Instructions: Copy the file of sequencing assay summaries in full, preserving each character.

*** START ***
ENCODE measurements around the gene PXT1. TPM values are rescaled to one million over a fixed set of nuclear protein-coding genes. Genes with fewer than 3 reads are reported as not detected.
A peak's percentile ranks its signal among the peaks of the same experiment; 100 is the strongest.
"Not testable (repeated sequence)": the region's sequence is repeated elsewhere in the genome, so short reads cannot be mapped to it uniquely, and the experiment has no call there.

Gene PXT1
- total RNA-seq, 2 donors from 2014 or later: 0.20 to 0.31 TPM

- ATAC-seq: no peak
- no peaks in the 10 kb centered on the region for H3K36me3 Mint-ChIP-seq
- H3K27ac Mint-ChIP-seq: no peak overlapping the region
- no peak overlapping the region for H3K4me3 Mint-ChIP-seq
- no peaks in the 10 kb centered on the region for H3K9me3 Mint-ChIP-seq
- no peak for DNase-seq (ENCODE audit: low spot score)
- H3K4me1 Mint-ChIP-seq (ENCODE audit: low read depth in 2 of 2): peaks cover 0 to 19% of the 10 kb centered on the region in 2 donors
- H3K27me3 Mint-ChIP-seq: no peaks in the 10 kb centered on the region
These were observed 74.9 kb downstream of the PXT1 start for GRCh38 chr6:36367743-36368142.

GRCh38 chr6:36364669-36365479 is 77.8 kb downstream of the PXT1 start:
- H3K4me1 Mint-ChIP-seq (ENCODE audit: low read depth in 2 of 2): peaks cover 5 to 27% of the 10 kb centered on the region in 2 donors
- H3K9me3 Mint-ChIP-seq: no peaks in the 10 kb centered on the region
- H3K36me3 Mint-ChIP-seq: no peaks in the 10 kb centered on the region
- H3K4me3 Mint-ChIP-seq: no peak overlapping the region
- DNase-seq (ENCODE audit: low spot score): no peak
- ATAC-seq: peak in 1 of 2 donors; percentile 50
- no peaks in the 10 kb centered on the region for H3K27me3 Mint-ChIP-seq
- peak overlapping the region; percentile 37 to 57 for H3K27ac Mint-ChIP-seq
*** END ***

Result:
ENCODE measurements around the gene PXT1. TPM values are rescaled to one million over a fixed set of nuclear protein-coding genes. Genes with fewer than 3 reads are reported as not detected.
A peak's percentile ranks its signal among the peaks of the same experiment; 100 is the strongest.
"Not testable (repeated sequence)": the region's sequence is repeated elsewhere in the genome, so short reads cannot be mapped to it uniquely, and the experiment has no call there.

Gene PXT1
- total RNA-seq, 2 donors from 2014 or later: 0.20 to 0.31 TPM

- ATAC-seq: no peak
- no peaks in the 10 kb centered on the region for H3K36me3 Mint-ChIP-seq
- H3K27ac Mint-ChIP-seq: no peak overlapping the region
- no peak overlapping the region for H3K4me3 Mint-ChIP-seq
- no peaks in the 10 kb centered on the region for H3K9me3 Mint-ChIP-seq
- no peak for DNase-seq (ENCODE audit: low spot score)
- H3K4me1 Mint-ChIP-seq (ENCODE audit: low read depth in 2 of 2): peaks cover 0 to 19% of the 10 kb centered on the region in 2 donors
- H3K27me3 Mint-ChIP-seq: no peaks in the 10 kb centered on the region
These were observed 74.9 kb downstream of the PXT1 start for GRCh38 chr6:36367743-36368142.

GRCh38 chr6:36364669-36365479 is 77.8 kb downstream of the PXT1 start:
- H3K4me1 Mint-ChIP-seq (ENCODE audit: low read depth in 2 of 2): peaks cover 5 to 27% of the 10 kb centered on the region in 2 donors
- H3K9me3 Mint-ChIP-seq: no peaks in the 10 kb centered on the region
- H3K36me3 Mint-ChIP-seq: no peaks in the 10 kb centered on the region
- H3K4me3 Mint-ChIP-seq: no peak overlapping the region
- DNase-seq (ENCODE audit: low spot score): no peak
- ATAC-seq: peak in 1 of 2 donors; percentile 50
- no peaks in the 10 kb centered on the region for H3K27me3 Mint-ChIP-seq
- peak overlapping the region; percentile 37 to 57 for H3K27ac Mint-ChIP-seq